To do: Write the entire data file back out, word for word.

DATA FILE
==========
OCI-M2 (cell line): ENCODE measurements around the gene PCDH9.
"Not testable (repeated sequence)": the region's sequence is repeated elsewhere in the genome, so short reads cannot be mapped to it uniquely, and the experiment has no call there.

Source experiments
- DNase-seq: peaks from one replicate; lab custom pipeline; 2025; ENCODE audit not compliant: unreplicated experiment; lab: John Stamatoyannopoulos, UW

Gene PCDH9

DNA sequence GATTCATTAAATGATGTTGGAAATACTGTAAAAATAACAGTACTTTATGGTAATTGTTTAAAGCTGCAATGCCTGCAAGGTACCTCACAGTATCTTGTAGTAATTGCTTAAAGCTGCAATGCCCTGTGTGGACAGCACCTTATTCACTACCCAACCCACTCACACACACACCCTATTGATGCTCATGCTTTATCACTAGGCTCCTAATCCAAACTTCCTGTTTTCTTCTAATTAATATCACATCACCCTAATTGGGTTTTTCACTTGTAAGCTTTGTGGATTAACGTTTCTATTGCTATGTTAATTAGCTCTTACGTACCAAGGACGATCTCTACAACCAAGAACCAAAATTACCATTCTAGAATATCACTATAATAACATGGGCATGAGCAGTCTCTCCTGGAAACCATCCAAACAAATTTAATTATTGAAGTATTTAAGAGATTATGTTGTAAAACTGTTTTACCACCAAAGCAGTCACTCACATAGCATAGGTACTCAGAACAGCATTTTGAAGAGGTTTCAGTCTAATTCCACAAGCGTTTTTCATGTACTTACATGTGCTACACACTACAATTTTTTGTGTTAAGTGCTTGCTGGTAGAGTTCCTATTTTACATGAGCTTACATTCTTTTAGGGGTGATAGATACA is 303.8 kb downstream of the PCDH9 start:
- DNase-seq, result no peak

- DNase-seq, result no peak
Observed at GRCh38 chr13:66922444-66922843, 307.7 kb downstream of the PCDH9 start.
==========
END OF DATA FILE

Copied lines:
OCI-M2 (cell line): ENCODE measurements around the gene PCDH9.
"Not testable (repeated sequence)": the region's sequence is repeated elsewhere in the genome, so short reads cannot be mapped to it uniquely, and the experiment has no call there.

Source experiments
- DNase-seq: peaks from one replicate; lab custom pipeline; 2025; ENCODE audit not compliant: unreplicated experiment; lab: John Stamatoyannopoulos, UW

Gene PCDH9

DNA sequence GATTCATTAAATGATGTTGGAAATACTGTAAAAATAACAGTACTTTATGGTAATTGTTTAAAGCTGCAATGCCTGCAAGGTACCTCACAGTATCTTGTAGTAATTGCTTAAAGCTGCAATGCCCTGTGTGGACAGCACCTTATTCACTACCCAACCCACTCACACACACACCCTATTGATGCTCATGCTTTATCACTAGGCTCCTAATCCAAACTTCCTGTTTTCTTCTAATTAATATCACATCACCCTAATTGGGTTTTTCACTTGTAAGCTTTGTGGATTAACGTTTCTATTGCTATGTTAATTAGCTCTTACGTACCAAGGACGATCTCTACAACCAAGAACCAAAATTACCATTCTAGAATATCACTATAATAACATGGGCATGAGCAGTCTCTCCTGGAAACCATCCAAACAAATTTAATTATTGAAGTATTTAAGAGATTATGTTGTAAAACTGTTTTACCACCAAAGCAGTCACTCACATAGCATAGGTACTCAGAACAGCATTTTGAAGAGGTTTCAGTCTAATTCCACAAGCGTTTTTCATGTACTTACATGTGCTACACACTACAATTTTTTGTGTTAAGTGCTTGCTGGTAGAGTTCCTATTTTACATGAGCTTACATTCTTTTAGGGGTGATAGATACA is 303.8 kb downstream of the PCDH9 start:
- DNase-seq, result no peak

- DNase-seq, result no peak
Observed at GRCh38 chr13:66922444-66922843, 307.7 kb downstream of the PCDH9 start.